It is an awful lot to ask of a few sheafs of paper filled with words—to change a life. Perhaps more important than actual transformations—though they do occur—is the beauty of a citizenry that holds the belief that such transformations are possible. It is testament to the power of language and to the importance of literary arts—and to publishers, those rare angels who nurse ideas into promulgation.
My childhood bedroom also held the family library. I used to fall asleep comforted that I was in the company of some of the most remarkable beings in human history—imaginative or real, if such distinctions matter; they didn't when I was a child: Bilbo Baggins, Jesus of Nazareth, Harriet Tubman, Odysseus.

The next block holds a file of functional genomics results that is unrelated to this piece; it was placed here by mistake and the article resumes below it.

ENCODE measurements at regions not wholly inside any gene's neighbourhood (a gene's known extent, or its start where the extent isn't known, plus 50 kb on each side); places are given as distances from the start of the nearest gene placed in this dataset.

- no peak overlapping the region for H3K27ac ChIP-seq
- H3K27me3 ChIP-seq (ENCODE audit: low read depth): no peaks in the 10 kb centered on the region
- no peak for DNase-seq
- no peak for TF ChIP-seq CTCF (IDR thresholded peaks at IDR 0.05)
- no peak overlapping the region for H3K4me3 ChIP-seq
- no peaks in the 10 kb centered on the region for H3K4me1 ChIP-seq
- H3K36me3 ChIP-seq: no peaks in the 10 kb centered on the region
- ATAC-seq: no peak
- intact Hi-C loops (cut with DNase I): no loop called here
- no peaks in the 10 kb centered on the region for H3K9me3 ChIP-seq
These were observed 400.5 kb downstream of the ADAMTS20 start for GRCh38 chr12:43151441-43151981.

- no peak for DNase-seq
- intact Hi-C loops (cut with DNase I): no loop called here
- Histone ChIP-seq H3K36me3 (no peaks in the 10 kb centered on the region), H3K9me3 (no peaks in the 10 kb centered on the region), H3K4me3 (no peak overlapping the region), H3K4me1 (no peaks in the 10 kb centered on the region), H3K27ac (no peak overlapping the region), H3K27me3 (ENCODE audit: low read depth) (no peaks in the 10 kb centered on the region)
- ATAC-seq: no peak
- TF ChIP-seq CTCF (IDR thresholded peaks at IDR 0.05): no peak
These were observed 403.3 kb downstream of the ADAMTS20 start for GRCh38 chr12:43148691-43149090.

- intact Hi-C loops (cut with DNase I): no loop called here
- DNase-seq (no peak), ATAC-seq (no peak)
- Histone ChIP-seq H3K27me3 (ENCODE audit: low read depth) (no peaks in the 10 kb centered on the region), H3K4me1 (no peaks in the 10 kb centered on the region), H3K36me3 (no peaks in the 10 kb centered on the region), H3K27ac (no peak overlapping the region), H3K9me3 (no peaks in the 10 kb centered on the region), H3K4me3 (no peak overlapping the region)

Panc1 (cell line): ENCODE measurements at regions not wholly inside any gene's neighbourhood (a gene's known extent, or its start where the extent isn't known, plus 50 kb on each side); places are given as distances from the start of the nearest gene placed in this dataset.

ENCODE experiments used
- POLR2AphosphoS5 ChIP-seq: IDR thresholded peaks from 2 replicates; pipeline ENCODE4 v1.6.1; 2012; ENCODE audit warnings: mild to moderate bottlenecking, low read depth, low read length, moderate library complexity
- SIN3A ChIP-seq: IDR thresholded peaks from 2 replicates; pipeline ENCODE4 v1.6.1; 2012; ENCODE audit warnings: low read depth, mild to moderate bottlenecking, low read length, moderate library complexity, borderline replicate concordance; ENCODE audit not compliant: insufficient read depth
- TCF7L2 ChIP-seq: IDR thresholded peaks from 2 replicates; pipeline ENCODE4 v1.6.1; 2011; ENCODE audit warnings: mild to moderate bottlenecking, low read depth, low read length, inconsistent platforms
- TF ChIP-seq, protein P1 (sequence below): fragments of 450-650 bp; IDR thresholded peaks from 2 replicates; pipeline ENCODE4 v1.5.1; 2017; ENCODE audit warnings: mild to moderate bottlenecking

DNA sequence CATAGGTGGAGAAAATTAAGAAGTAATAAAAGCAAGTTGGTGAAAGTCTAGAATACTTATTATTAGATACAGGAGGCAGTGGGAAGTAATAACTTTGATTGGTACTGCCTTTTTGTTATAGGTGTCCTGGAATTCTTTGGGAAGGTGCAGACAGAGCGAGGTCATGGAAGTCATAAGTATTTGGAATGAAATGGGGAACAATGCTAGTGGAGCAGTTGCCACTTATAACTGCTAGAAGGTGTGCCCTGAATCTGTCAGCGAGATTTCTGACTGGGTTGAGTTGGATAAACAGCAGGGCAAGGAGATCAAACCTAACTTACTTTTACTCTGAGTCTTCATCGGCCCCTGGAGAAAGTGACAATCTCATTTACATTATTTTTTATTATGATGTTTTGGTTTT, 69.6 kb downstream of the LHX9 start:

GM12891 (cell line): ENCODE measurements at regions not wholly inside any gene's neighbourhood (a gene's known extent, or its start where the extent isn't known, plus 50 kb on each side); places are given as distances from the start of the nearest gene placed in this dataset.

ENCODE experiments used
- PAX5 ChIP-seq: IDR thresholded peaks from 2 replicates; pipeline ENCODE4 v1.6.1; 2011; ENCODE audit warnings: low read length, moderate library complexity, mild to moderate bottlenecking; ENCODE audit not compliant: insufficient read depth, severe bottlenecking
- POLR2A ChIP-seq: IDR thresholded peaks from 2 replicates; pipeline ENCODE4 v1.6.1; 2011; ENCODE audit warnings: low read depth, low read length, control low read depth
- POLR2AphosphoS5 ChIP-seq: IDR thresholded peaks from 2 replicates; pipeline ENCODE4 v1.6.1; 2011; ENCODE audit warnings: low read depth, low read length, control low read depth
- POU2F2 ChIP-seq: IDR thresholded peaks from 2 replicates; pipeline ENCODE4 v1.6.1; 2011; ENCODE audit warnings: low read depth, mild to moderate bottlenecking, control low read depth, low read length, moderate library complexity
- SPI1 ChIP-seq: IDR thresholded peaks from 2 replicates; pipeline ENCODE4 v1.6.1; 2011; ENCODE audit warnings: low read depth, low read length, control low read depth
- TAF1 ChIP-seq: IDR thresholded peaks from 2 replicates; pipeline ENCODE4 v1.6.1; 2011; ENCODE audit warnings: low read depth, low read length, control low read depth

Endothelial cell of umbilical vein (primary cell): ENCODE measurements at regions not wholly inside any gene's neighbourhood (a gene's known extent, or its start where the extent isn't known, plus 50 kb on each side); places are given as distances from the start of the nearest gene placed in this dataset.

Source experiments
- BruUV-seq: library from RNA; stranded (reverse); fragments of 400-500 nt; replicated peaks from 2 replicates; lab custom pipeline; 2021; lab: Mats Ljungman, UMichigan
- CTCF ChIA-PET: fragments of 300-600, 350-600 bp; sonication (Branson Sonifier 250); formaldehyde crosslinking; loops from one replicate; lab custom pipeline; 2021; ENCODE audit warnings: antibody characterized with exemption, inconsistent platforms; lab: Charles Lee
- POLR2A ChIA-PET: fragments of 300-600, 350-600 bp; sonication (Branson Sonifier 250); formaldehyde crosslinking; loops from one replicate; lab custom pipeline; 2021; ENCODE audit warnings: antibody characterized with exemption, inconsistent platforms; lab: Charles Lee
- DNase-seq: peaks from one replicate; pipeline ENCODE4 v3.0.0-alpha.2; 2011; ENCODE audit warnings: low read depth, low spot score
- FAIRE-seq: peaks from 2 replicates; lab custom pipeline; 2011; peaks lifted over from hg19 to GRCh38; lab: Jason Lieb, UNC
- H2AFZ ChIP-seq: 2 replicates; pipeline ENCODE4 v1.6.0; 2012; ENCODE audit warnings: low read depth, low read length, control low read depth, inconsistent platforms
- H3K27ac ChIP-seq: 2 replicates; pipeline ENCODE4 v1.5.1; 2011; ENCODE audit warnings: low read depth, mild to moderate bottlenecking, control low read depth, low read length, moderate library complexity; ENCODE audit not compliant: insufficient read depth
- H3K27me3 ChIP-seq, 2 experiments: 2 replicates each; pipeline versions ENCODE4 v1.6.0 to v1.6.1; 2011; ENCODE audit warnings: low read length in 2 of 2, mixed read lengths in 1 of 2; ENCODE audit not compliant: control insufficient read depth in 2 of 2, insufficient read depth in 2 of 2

When I moved away to college, my mother slipped a book into a box of my things with a note saying, "I think you will enjoy this one." It was a book that had been within arm's reach of my sleeping head for my whole life; though I had never read it. She was right, of course, and within two months I had read the author's entire oeuvre; eventually the trajectory of my studies shifted, and I followed the author's ideas for fifteen years. During my visit home on my first college summer break, my mother and I determined that when she read the seminal book she gave to me, I was developing in her womb.